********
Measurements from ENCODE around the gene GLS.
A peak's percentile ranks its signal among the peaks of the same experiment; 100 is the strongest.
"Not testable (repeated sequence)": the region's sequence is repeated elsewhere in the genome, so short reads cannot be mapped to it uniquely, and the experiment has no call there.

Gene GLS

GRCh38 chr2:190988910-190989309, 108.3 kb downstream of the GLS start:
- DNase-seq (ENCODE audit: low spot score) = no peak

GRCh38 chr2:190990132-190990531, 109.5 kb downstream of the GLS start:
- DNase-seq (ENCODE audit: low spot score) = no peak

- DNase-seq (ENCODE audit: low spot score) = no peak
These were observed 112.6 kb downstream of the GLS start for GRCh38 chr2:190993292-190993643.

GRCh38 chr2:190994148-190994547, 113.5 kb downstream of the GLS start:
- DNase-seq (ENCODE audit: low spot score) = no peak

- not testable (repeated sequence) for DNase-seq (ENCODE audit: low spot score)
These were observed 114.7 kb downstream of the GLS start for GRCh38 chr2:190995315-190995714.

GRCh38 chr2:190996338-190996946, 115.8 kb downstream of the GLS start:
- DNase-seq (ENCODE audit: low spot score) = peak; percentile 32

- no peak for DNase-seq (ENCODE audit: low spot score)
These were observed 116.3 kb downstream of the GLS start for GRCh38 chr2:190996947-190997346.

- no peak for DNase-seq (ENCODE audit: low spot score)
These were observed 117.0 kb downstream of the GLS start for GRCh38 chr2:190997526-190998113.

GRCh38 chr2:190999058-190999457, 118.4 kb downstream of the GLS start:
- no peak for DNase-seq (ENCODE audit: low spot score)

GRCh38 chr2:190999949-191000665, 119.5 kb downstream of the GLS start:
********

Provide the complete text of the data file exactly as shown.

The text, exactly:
Measurements from ENCODE around the gene GLS.
A peak's percentile ranks its signal among the peaks of the same experiment; 100 is the strongest.
"Not testable (repeated sequence)": the region's sequence is repeated elsewhere in the genome, so short reads cannot be mapped to it uniquely, and the experiment has no call there.

Gene GLS

GRCh38 chr2:190988910-190989309, 108.3 kb downstream of the GLS start:
- DNase-seq (ENCODE audit: low spot score) = no peak

GRCh38 chr2:190990132-190990531, 109.5 kb downstream of the GLS start:
- DNase-seq (ENCODE audit: low spot score) = no peak

- DNase-seq (ENCODE audit: low spot score) = no peak
These were observed 112.6 kb downstream of the GLS start for GRCh38 chr2:190993292-190993643.

GRCh38 chr2:190994148-190994547, 113.5 kb downstream of the GLS start:
- DNase-seq (ENCODE audit: low spot score) = no peak

- not testable (repeated sequence) for DNase-seq (ENCODE audit: low spot score)
These were observed 114.7 kb downstream of the GLS start for GRCh38 chr2:190995315-190995714.

GRCh38 chr2:190996338-190996946, 115.8 kb downstream of the GLS start:
- DNase-seq (ENCODE audit: low spot score) = peak; percentile 32

- no peak for DNase-seq (ENCODE audit: low spot score)
These were observed 116.3 kb downstream of the GLS start for GRCh38 chr2:190996947-190997346.

- no peak for DNase-seq (ENCODE audit: low spot score)
These were observed 117.0 kb downstream of the GLS start for GRCh38 chr2:190997526-190998113.

GRCh38 chr2:190999058-190999457, 118.4 kb downstream of the GLS start:
- no peak for DNase-seq (ENCODE audit: low spot score)

GRCh38 chr2:190999949-191000665, 119.5 kb downstream of the GLS start: